By Alexis Akwagyiram
ABUJA (Reuters) – President Muhammadu Buhari has chosen a cabinet dominated by political veterans, opting to strengthen his power base rather than surround himself with technocrats who could overhaul Africa’s biggest economy.
Buhari won March’s election on promises to usher in a new era in the West African nation where a rich elite has controlled key state jobs for half a century. Most Nigerians live in poverty despite the enormous oil wealth of Africa’s top producer.
The former military ruler had asked Nigerians to be patient and get ready for “change” as he took four months to pick his cabinet while a plunge in oil prices triggered the worst economic crisis for decades.
But in the end the 72-year-old has selected many familiar faces – those who helped him win the election and some who had hoped for jobs at a national level since he first ran for office in 2003.
Out of 36 nominated ministers, about 20 are veterans from Buhari’s party, former state governors, ministers or associates from his military career. A dozen could be classified as ‘technocrats’.
“It is a cabinet that seems to have been drawn from different interests that brought Buhari to power,” said Clement Nwankwo, director of the Policy and Legal Advocacy Centre, a think-tank in Abuja.
Buhari will unveil portfolios only after the Senate has approved his list.
But his nominations show a desire to close ranks in his All Progressives Congress (APC), an alliance of powerful Nigerians united by a desire to remove the People’s Democratic Party of his predecessor Goodluck Jonathan rather than a shared vision.
While he promised during the election campaign to take on the establishment in order to root out corruption, Buhari’s priority was to overcome APC divisions and reward allies such as party spokesman Lai Mohammed with cabinet jobs, analysts say.
To reinforce his power base, Buhari has even taken on the controversial figure of his campaign manager, former Rivers State governor Rotimi Amaechi, who has been accused of corruption. Amaechi has denied the accusations.
“It was the political trade-offs which definitely cost a lot of time. There was internal wrangling within Buhari’s party,” said Bismarck Rewane, CEO of Lagos consultancy Financial Derivatives.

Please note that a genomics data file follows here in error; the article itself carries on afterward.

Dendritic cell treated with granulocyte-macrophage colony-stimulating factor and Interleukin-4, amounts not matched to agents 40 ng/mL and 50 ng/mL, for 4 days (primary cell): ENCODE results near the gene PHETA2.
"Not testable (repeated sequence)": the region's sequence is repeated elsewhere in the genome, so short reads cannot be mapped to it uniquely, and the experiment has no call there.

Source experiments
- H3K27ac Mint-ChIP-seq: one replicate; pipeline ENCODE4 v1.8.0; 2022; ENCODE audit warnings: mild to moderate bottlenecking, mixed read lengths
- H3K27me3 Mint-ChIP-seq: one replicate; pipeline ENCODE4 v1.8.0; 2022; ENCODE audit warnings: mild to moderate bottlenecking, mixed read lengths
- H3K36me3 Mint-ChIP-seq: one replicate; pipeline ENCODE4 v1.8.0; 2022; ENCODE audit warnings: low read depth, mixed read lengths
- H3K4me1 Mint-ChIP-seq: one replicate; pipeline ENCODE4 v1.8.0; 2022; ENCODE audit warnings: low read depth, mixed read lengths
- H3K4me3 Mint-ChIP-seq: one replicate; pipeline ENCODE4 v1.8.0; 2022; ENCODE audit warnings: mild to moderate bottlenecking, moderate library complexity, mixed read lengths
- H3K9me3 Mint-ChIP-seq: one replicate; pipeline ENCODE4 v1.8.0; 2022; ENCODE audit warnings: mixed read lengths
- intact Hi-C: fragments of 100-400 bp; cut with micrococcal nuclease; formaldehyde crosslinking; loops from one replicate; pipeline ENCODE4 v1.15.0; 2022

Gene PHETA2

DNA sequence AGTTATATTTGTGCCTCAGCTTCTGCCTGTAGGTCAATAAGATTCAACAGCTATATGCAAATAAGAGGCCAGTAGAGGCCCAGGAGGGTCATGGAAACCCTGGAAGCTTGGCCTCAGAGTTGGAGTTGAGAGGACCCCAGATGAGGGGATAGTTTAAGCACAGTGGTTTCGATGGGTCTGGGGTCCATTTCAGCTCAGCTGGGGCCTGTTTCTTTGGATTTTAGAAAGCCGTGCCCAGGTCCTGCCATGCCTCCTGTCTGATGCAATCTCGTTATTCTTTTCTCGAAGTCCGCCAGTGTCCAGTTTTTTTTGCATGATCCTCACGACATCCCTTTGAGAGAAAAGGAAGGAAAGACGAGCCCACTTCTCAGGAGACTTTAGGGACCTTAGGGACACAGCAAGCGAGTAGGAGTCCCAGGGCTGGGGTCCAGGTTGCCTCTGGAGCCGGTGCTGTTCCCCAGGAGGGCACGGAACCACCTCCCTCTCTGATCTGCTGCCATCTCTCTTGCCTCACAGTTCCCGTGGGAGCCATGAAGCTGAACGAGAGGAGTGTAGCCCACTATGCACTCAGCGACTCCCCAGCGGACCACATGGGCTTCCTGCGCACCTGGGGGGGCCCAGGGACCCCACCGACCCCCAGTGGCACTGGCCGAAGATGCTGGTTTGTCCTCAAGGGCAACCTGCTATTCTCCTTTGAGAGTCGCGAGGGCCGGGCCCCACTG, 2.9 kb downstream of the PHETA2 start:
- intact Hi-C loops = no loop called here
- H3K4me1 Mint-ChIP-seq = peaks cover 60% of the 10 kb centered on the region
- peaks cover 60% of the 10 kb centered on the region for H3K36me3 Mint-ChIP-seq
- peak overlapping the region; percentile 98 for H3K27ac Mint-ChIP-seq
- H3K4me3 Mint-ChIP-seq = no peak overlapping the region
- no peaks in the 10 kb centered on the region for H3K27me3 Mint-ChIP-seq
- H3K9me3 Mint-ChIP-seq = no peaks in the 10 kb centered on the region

As a result, most ministers have had careers that span decades making Kemi Adeosun, a 48-year-old former investment banker and one of the technocrats, his youngest nominee.
Other prominent veterans include Babatunde Fashola, former governor of the commercial capital Lagos, who won praise for getting infrastructure projects off the ground but also criticism for clearing slums.
Buhari’s cohort must stave off a recession next year due to a collapse in oil revenues that has weakened the naira and driven up inflation. The government also needs to win back investors upset by hefty foreign currency restrictions imposed by central bank governor Godwin Emefiele, who filled a vacuum in the absence of a finance minister.
Buhari’s selection process was complicated by the fact that he was constitutionally bound to select a minister from each of Nigeria’s 36 states to reflect the character of a nation of 170 million people from 250 ethnic groups.
Despite this, he picked some fresh faces from outside the establishment with backgrounds in accounting, law, medicine and finance.
“Those expecting a list formed wholly of technocrats were being unrealistic,” said Kayode Akindele, a political consultant and partner at private equity firm TIA capital. “He has a good mixture. You could have key portfolios with technocrats, which would help to drive reforms.”
Emmanuel Ibe Kachikwu, head of state oil firm NNPC and a former ExxonMobil manager, is expected to become junior oil minister as Buhari wants to head the oil ministry himself.
Reform-minded observers are likely to have been cheered by Kachikwu’s Senate hearing appearance in which he vowed to take action regarding poorly performing refineries, which force Nigeria to import most of its fuel.
Okechukwu Enyinna Enelamah, a former Goldman Sachs banker who heads Nigeria’s biggest private equity firm, African Capital Alliance, is a candidate for the finance minister.
Adeosun, a UK-trained accountant and finance commissioner of southwestern Ogun state, is also a candidate for the finance portfolio. At her hearing, Adesoun sought to assure investors that central bank controls aimed at preventing a collapse of the naira would be accompanied by measures to stimulate growth.
“So what the CBN governor has done just brought in some breathing space … (but the) exchange rate is not the silver bullet,” she said. “It would have to be accompanied with fiscal policies, monetary policies and industrial policies.”
But with no sign of any increase in oil prices, the reliance on crude sales for 70 percent of government revenues will make it difficult for Buhari to keep his promise to diversify the economy.
“Public finances are so fragile that there are a relatively limited number of policy options,” said Antony Goldman of Nigeria-focused PM Consulting.
(Reporting by Alexis Akwagyiram; additional reporting by Camillus Eboh and Chijioke Ohuocha; Editing by Ulf Laessing and Giles Elgood)